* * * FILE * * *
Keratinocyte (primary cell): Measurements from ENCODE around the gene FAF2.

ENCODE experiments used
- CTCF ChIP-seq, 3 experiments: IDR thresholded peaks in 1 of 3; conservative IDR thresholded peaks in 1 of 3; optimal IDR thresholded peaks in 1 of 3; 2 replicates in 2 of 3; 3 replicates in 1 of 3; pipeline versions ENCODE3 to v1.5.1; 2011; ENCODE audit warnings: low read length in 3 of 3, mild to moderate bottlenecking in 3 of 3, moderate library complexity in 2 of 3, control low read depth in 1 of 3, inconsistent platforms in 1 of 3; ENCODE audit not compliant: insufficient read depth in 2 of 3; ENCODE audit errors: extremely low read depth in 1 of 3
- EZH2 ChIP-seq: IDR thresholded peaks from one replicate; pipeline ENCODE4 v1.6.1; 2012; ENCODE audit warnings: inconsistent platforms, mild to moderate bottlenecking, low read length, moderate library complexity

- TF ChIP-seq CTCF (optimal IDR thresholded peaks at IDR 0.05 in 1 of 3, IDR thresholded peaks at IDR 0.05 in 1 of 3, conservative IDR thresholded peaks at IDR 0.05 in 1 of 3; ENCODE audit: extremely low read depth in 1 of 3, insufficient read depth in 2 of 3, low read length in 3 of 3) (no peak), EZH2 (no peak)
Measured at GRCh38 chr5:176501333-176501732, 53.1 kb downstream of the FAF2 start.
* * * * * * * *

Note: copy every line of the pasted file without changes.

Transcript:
Keratinocyte (primary cell): Measurements from ENCODE around the gene FAF2.

ENCODE experiments used
- CTCF ChIP-seq, 3 experiments: IDR thresholded peaks in 1 of 3; conservative IDR thresholded peaks in 1 of 3; optimal IDR thresholded peaks in 1 of 3; 2 replicates in 2 of 3; 3 replicates in 1 of 3; pipeline versions ENCODE3 to v1.5.1; 2011; ENCODE audit warnings: low read length in 3 of 3, mild to moderate bottlenecking in 3 of 3, moderate library complexity in 2 of 3, control low read depth in 1 of 3, inconsistent platforms in 1 of 3; ENCODE audit not compliant: insufficient read depth in 2 of 3; ENCODE audit errors: extremely low read depth in 1 of 3
- EZH2 ChIP-seq: IDR thresholded peaks from one replicate; pipeline ENCODE4 v1.6.1; 2012; ENCODE audit warnings: inconsistent platforms, mild to moderate bottlenecking, low read length, moderate library complexity

- TF ChIP-seq CTCF (optimal IDR thresholded peaks at IDR 0.05 in 1 of 3, IDR thresholded peaks at IDR 0.05 in 1 of 3, conservative IDR thresholded peaks at IDR 0.05 in 1 of 3; ENCODE audit: extremely low read depth in 1 of 3, insufficient read depth in 2 of 3, low read length in 3 of 3) (no peak), EZH2 (no peak)
Measured at GRCh38 chr5:176501333-176501732, 53.1 kb downstream of the FAF2 start.